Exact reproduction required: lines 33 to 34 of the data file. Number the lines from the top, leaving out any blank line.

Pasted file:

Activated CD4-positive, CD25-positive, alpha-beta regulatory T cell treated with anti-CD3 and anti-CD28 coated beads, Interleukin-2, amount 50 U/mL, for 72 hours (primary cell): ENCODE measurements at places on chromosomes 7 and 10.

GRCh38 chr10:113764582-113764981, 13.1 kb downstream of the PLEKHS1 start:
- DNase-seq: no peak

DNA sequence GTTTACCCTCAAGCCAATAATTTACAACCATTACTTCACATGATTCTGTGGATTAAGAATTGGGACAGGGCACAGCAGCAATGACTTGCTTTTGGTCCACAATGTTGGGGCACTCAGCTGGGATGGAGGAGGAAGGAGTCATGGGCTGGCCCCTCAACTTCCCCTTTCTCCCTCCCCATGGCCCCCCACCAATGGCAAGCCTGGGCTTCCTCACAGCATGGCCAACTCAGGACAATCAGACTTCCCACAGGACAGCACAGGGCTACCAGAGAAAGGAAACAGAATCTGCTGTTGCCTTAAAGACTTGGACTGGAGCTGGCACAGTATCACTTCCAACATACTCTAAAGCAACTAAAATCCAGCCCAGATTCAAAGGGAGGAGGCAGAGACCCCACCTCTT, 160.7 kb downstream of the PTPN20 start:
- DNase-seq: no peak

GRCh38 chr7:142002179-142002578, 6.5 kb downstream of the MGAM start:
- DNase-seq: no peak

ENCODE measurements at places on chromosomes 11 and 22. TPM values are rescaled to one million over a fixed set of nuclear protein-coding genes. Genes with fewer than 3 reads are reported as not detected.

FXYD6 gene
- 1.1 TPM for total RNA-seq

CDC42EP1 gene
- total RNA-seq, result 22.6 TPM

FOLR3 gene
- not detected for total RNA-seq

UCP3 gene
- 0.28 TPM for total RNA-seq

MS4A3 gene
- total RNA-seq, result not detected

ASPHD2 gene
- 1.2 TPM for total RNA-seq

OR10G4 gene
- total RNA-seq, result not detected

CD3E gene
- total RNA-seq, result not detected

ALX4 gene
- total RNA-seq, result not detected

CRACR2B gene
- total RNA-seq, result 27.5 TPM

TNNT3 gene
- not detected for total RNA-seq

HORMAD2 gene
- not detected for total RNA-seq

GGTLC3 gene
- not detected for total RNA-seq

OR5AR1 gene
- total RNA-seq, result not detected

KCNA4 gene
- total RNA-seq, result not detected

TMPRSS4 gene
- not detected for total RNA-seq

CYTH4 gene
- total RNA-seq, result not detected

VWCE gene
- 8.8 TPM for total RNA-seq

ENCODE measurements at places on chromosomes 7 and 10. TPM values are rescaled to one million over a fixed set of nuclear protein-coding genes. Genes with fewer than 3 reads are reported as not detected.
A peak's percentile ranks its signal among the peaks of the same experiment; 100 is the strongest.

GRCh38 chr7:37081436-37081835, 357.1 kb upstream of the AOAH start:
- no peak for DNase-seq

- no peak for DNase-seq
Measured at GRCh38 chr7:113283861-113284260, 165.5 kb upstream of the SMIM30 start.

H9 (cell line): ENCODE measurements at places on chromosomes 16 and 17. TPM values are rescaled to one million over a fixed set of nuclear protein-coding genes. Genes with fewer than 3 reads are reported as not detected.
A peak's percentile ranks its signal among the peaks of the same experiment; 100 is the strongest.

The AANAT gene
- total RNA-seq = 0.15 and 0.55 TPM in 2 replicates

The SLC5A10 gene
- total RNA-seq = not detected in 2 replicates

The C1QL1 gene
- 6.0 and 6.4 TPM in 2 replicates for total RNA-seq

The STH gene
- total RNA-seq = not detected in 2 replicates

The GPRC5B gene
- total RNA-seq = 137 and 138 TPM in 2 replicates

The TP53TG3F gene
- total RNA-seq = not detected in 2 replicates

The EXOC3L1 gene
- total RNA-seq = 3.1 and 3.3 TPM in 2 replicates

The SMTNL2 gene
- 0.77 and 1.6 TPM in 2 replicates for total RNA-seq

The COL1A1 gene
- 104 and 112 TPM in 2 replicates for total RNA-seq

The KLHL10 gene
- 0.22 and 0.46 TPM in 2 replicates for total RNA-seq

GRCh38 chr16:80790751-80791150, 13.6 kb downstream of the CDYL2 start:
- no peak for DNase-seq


GGTLC3 gene
- not detected for total RNA-seq